What’s on the iPod: Into the Mystic by Van Morrison
This week has gone by a little too quickly. I have one article due tomorrow (my own deadline, but a promise is a promise), and I have two blog articles to complete before the end of the month. Plus a stalled project may be getting back on track this week or next, so things are about to get busy again.
I was talking with friends about some really awful advice we’ve seen coming from people who consider themselves experts. Mind you, we’re all expert at something, but when sometimes the advice seems made up in order to fill some quota or drive traffic (controversy gets you more hits).
Where’s the reader’s interest in all this? Nowhere, that’s where. Instead, you’re subjected to self-serving content that does you no good. You can pretty much spot it most times, but in general there’s a bit too much “You must do it this way” advice for my liking. To me, the words “must” and “only” should be banned from articles that give advice. Unless you’re saying you must avoid awful advice, in which case you’d be right.
Anyway, there have been enough instances of bad writing advice lately to warrant a discussion on it. Here are a few things I’ve heard lately that couldn’t be more wrong:
Don’t say you’re too busy. I actually saw this online as one way writers can promote themselves. The eager writer, apparently, is supposed to appeal more to the client than a busy writer who’s in demand. Why this could backfire: If you look like you’re always sitting idle, that sends a message to clients that your skills aren’t necessarily worth a higher price. It’s actually opposite of what works. If you’re busy and you say so, you create more of a sense of urgency around your skills. It’s okay to be busy, and it’s okay to admit it.
Stay local. Cathy Miller said some self-appointed guru told her to do this, which is the opposite of useful advice. Now, if you live in a large metropolitan area, that may work for you. But if you’re like the majority in this country and you live outside one of those areas, your income will be seriously limited to the local cost of living. It’s a quick way to limit your potential.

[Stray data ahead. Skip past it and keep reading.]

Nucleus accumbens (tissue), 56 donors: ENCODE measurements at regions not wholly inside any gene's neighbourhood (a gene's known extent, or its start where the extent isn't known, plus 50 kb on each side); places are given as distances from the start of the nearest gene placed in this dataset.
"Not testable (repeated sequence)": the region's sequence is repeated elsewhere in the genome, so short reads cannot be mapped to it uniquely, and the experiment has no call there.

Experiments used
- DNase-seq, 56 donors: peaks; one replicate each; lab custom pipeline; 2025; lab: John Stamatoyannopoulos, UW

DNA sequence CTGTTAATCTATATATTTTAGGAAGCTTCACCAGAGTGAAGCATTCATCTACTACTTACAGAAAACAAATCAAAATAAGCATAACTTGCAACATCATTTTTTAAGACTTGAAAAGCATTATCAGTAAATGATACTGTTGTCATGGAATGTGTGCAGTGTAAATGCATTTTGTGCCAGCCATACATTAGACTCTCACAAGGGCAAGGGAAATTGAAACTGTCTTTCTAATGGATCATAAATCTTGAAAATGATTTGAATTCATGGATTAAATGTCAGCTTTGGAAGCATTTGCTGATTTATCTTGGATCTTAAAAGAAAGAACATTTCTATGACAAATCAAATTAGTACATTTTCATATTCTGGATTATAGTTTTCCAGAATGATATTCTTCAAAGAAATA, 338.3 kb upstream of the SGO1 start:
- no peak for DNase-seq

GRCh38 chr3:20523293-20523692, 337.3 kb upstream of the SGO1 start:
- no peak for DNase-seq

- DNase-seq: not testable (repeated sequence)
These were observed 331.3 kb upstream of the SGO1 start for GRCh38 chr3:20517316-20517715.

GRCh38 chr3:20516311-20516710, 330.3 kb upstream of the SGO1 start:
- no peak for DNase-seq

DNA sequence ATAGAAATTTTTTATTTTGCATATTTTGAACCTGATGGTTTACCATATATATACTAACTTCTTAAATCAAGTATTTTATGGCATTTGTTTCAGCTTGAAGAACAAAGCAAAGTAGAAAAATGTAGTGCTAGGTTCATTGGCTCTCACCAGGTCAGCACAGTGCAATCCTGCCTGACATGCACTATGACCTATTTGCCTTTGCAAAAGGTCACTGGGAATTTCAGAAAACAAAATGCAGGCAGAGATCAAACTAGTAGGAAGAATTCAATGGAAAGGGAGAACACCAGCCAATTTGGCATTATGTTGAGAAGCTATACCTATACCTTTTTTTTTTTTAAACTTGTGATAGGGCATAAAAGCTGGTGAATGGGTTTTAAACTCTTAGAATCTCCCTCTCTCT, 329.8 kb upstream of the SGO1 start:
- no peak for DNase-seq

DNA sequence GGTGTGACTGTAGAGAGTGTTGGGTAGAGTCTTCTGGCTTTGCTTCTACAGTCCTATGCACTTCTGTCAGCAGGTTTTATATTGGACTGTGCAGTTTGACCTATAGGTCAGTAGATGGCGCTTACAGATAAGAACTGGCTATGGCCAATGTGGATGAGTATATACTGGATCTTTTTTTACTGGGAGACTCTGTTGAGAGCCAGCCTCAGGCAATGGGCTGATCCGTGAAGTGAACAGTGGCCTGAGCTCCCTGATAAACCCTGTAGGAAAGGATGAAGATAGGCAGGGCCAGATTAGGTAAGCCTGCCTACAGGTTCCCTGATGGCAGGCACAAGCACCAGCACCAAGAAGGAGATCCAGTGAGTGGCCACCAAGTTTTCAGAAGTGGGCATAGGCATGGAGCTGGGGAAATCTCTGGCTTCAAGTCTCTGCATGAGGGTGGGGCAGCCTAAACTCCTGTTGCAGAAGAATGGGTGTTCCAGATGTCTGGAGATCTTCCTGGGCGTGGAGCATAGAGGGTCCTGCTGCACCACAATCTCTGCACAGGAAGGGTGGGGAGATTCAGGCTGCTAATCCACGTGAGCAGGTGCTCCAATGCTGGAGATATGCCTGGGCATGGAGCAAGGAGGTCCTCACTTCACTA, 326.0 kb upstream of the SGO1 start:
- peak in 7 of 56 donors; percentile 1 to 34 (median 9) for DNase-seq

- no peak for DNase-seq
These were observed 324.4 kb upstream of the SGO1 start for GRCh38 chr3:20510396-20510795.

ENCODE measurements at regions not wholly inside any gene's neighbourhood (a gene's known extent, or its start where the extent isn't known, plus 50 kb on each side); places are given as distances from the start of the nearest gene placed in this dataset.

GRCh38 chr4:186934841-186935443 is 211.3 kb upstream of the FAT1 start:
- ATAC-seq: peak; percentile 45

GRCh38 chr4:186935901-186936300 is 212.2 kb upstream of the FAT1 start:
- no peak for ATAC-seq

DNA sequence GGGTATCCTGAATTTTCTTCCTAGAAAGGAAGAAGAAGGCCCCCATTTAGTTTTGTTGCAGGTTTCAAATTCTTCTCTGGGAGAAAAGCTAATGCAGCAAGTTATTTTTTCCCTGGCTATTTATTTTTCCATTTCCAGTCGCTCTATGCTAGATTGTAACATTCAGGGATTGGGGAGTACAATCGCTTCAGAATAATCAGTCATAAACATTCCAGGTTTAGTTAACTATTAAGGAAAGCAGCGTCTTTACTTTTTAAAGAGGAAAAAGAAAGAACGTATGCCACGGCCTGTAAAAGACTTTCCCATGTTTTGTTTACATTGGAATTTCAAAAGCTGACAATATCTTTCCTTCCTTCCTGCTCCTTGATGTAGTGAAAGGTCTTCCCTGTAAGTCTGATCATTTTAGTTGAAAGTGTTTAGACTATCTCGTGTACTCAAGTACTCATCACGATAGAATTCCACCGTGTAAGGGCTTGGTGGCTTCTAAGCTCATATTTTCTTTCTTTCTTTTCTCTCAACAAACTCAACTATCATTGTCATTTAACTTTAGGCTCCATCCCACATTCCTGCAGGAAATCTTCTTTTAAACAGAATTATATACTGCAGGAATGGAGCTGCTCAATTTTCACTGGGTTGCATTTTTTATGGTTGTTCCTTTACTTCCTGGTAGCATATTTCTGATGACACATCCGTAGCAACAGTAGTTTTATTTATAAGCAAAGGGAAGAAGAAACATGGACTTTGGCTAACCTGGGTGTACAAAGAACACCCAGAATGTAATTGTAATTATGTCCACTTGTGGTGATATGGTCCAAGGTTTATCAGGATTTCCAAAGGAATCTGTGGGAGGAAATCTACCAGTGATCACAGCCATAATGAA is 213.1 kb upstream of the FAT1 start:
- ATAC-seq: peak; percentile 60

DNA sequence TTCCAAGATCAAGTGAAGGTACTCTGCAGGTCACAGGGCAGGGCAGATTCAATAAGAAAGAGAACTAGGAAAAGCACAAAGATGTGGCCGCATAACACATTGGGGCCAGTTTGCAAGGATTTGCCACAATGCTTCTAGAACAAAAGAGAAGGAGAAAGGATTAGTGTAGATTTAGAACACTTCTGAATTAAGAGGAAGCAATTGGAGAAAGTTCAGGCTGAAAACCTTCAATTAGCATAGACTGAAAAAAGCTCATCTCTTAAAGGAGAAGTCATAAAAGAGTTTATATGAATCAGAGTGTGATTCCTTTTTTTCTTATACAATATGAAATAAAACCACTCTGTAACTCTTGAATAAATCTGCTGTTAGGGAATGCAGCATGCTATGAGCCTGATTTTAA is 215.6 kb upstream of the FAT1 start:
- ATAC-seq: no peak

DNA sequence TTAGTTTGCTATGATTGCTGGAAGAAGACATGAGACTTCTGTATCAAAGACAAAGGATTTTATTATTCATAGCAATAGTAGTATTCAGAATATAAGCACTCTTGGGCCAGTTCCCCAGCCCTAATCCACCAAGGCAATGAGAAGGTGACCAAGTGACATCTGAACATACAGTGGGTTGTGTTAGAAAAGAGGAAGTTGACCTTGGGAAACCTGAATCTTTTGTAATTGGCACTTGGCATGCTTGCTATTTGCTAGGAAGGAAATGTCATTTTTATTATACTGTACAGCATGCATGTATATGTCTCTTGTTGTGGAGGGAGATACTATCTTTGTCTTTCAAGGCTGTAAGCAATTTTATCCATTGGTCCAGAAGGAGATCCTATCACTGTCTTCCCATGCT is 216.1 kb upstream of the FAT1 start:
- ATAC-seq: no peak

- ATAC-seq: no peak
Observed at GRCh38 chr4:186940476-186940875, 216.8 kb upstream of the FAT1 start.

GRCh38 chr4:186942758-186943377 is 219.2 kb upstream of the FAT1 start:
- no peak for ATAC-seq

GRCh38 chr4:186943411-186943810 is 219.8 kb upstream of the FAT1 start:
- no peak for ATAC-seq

A niche is essential. Right. Because you say so? I know plenty of busy writers who don’t specialize in any particular niche. I write in a specialized area, but that doesn’t mean you have to. Why limit yourself if you don’t want to?
You must outline first, then write. I’m so tired of this advice, mainly because I can count on one hand the times I’ve actually created an outline. Whether it’s fiction or nonfiction, I get lost in the details and soon grow bored with the story. You don’t have to do anything that doesn’t feel right, and you’re not a failure if you write first then go back and add some structure. Honest.
That idea has been done already. Yes, someone actually told another writer this. Huh? Do we not realize that all ideas have been done already? It’s not the idea, but your take on it that’s unique. Anyone who tells you something so utterly stupid (calling it as I see it) is no one I’d want to take advice from.
Trade magazines pay less than consumer magazines. I smile every time I hear this. Trade magazine pay rates are competitive with consumer magazines. I write for one that pays $1.25 a word and another that pays $1 a word. Don’t avoid them because someone has convinced you otherwise.
Writers, what’s some of the worst writing advice you’ve seen?